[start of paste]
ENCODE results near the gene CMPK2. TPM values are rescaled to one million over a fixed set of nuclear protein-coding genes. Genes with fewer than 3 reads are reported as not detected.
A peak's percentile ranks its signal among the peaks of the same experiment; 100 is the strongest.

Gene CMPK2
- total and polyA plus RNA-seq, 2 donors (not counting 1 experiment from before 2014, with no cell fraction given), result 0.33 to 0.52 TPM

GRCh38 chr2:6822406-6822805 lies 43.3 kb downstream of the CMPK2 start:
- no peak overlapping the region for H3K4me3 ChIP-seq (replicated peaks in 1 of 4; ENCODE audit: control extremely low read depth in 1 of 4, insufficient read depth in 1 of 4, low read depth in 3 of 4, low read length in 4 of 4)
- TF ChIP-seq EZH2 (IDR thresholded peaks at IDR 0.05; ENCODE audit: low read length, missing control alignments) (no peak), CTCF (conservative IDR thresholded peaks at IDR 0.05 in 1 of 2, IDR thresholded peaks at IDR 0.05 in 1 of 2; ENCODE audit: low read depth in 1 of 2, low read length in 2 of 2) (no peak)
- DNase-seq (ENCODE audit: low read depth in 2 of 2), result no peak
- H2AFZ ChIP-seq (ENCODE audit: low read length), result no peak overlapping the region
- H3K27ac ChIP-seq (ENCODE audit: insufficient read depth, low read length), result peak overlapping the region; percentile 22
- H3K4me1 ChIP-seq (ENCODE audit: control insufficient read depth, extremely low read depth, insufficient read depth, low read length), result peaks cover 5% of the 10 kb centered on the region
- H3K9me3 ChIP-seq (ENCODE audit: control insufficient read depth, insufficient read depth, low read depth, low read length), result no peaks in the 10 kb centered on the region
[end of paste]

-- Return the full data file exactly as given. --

ENCODE results near the gene CMPK2. TPM values are rescaled to one million over a fixed set of nuclear protein-coding genes. Genes with fewer than 3 reads are reported as not detected.
A peak's percentile ranks its signal among the peaks of the same experiment; 100 is the strongest.

Gene CMPK2
- total and polyA plus RNA-seq, 2 donors (not counting 1 experiment from before 2014, with no cell fraction given), result 0.33 to 0.52 TPM

GRCh38 chr2:6822406-6822805 lies 43.3 kb downstream of the CMPK2 start:
- no peak overlapping the region for H3K4me3 ChIP-seq (replicated peaks in 1 of 4; ENCODE audit: control extremely low read depth in 1 of 4, insufficient read depth in 1 of 4, low read depth in 3 of 4, low read length in 4 of 4)
- TF ChIP-seq EZH2 (IDR thresholded peaks at IDR 0.05; ENCODE audit: low read length, missing control alignments) (no peak), CTCF (conservative IDR thresholded peaks at IDR 0.05 in 1 of 2, IDR thresholded peaks at IDR 0.05 in 1 of 2; ENCODE audit: low read depth in 1 of 2, low read length in 2 of 2) (no peak)
- DNase-seq (ENCODE audit: low read depth in 2 of 2), result no peak
- H2AFZ ChIP-seq (ENCODE audit: low read length), result no peak overlapping the region
- H3K27ac ChIP-seq (ENCODE audit: insufficient read depth, low read length), result peak overlapping the region; percentile 22
- H3K4me1 ChIP-seq (ENCODE audit: control insufficient read depth, extremely low read depth, insufficient read depth, low read length), result peaks cover 5% of the 10 kb centered on the region
- H3K9me3 ChIP-seq (ENCODE audit: control insufficient read depth, insufficient read depth, low read depth, low read length), result no peaks in the 10 kb centered on the region